Don’t be fooled by the small screen — the iPhone SE is no slouch in performance. While the SE is now almost four years old, the powerful specs from the iPhone 6S still hold up admirably today. There are downsides to the iPhone SE, of course. While the camera on the back is the same solid 12-megapixel snapper we saw on the iPhone 6S, selfies with the puny 1.2-megapixel front-facing camera are likely to be disappointing. If you take a lot of selfies, then the front camera isn’t likely to light your fire.
3D Touch is also missing from the SE, despite making its debut in the iPhone 6S. The battery life may also struggle to make it through the day unaided. As is par for the Apple course, storage is limited to what you get on board, with 16GB, 32GB, 64GB, and 128GB options available. However, even though the device is now very old for a mobile device, you’ll still be able to nab the latest version of iOS 13 — you’ll rarely find this level of update support on Android phones.
Apple’s usual polish is present throughout, and the SE’s performance is as smooth as you expect from the Cupertino, California giant. This tiny titan is definitely worth your time if you’re not opposed to picnicking in Apple’s walled garden. Unfortunately, the iPhone SE is officially discontinued, so new units are hard to come by. However, you can still pick it up refurbished from some vendors for a bargain price. Check out our full iPhone SE review for more details on how well it handles.
Of course, keep in mind that this is an extremely outdated phone now, and if you can deal with the slightly larger screen, the $329 iPhone 8 below might be a better option. Also, the widely-rumored iPhone SE 2 may also finally surface in 2020, so it may be worth holding fire for now.
The iPhone 11 Pro, iPhone 11 Pro Max, and iPhone 11 may be Apple’s latest and most popular smartphones, but don’t forget the iPhone 8. While it’s not as small as the iPhone SE, the iPhone 8 only packs a 4.7-inch screen — which is minuscule compared to the majority of modern smartphones. That smaller screen makes it much easier to handle than most of the huge-screened smartphones today, and that’s why it’s a good pick if you’re wanting a smaller smartphone.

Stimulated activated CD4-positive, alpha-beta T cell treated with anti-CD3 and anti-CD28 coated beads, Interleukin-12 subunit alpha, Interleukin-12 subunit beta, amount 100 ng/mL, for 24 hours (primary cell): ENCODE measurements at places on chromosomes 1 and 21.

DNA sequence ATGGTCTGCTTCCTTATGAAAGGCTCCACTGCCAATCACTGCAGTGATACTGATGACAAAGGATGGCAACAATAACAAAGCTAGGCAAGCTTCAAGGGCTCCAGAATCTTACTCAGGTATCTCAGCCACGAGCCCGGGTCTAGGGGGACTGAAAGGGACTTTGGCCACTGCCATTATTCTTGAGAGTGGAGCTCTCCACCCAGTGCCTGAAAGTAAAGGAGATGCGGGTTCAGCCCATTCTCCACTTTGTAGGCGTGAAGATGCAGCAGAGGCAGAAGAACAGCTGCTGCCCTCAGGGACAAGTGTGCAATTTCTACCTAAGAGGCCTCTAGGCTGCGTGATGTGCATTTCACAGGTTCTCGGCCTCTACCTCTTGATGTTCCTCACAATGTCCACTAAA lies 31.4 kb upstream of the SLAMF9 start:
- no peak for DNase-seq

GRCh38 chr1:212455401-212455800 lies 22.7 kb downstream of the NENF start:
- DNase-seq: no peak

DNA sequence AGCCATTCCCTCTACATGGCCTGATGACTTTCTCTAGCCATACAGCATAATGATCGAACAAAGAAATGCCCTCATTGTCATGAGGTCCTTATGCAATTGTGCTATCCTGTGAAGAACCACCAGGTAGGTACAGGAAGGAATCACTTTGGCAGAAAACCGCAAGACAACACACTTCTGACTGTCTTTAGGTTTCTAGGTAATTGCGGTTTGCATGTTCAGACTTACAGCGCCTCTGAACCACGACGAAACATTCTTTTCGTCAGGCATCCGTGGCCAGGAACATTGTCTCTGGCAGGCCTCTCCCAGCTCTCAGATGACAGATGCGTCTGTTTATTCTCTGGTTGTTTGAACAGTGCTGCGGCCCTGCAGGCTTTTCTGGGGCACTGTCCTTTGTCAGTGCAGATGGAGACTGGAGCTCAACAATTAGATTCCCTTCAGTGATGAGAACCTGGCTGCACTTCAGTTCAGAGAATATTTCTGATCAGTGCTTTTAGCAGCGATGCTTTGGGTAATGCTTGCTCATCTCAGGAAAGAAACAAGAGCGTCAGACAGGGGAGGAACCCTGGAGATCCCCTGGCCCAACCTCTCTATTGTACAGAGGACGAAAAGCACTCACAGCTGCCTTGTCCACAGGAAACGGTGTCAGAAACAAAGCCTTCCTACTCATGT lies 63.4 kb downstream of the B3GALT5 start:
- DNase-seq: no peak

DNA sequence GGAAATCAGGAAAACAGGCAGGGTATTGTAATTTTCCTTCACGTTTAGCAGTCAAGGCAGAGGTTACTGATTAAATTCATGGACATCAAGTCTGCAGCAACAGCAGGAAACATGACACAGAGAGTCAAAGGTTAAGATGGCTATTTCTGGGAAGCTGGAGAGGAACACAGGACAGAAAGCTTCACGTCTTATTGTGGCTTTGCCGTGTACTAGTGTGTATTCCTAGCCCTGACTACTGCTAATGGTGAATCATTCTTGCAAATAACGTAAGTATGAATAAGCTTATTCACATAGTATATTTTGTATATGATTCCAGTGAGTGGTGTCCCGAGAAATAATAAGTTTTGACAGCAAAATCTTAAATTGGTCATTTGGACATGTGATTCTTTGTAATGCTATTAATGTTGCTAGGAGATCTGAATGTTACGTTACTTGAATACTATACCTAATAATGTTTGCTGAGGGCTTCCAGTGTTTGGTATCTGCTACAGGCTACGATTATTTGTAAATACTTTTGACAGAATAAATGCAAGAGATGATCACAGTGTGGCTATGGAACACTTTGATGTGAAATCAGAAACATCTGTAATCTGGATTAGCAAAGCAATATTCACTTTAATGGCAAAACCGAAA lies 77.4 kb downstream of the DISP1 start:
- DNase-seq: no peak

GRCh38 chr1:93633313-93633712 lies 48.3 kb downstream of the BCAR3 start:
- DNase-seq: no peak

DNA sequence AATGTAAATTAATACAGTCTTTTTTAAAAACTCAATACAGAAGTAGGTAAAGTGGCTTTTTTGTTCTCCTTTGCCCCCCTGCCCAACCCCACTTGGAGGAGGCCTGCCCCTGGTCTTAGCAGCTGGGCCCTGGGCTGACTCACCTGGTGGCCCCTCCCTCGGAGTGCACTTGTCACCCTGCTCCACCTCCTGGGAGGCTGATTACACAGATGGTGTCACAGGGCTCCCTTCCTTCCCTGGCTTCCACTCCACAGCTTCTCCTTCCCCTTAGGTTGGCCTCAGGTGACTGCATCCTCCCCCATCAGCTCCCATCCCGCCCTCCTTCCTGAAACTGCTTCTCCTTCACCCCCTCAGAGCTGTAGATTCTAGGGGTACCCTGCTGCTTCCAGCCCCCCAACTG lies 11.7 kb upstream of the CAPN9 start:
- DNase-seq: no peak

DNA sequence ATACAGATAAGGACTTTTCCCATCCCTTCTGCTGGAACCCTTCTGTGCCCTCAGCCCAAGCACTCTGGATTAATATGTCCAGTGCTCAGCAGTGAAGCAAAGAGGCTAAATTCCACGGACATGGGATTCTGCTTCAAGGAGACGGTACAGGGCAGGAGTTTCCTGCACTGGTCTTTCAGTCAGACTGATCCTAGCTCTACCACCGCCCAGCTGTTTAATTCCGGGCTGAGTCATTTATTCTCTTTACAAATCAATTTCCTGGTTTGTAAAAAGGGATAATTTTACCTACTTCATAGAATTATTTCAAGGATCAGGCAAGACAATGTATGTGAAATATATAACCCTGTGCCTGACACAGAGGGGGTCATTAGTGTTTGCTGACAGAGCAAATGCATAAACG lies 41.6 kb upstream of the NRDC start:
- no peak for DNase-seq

But the size isn’t the only thing the iPhone 8 has going for it. The LCD screen has Apple’s True Tone technology inside, which adjusts the screen’s color based on the lighting in the room you’re in, and it has a resolution of 1,334 x 750 pixels, making it sharp and clear in most circumstances. The phone itself is powered by Apple’s powerful A11 Bionic processor, and though it’s no longer the top performer, it’s still powerful enough to handle pretty much every game and app out there. Wireless charging is another new addition, and the phone is IP67 water-resistant, so it’ll be able to survive a dunk in the pool or the bath.
The 12-megapixel single-lens camera isn’t as exciting as the multi-camera systems on the iPhone 11 Pro or even the iPhone 8 Plus — but the iPhone 8 still doesn’t disappoint. You’ll be more than happy with the photos this phone can capture, and the selfie camera is pretty great too. What’s most important is that this phone can run the latest version of iOS 13 without any hiccups, and it will likely stay updated for quite a few years, keeping up-to-date with the latest additions to Apple’s range.
Best of all, the iPhone 8 has seen some significant discounts, so it now costs just $329 from Apple, and you’ll be able to get it for even cheaper if you get it refurbished. You can check out our iPhone 8 review to learn more.
Alright, so we’re pushing the acceptable boundaries for “small”, but hear us out. The Samsung Galaxy S10e is one of the largest phones on this list, and while it’s significantly larger than traditionally small phones like the iPhone SE and the XZ2 Compact, the cheapest member of the S10 range is still one of the smallest modern flagships you’ll find.
The 5.8-inch Dynamic AMOLED display is the most obvious feature of the Galaxy S10e. It’s one of the best around, sporting a sharp Full HD+ resolution, and breaking records in DisplayMate’s screen tests. Like the rest of the S10 range, there’s a hole-punch for the selfie camera, and this addition has allowed Samsung to shrink the device’s bezels even further. It’s not exactly the same as its more expensive siblings though — there’s no curve on the screen edges, and there’s no ultrasonic fingerprint scanner.
But that’s only a small concession when the power inside remains unchanged. The S10e packs top flagship power with the Snapdragon 855, 6GB of RAM, and 128GB of storage. If you need more power, then there’s a version with 8GB of RAM and 256GB of storage. The headphone jack is still there, and you’ll find the same wireless power-sharing, and a 3,100mAh battery that should last a full day, even if it’s nothing special.
Unfortunately, the S10e isn’t using the same triple-lens set-up as the S10 and S10 Plus, but the dual-lens system is still excellent. You’ll find a variable aperture 12-megapixel lens and an ultrawide 16-megapixel lens on the back of the phone and a 10-megapixel selfie lens around the front. There’s A.I.-optimization here too, and the phone will suggest simple fixes to common problems and can recognize even more scenes through the Scene Optimizer.
The S10e is the cheapest of the Galaxy S10 range, but it’s still not an affordable smartphone. Prices for the Galaxy S10e start from $750, though there is a range of deals you can keep an eye on to try and save some extra money. Check out our Galaxy S10e review for our in-depth analysis of the phone.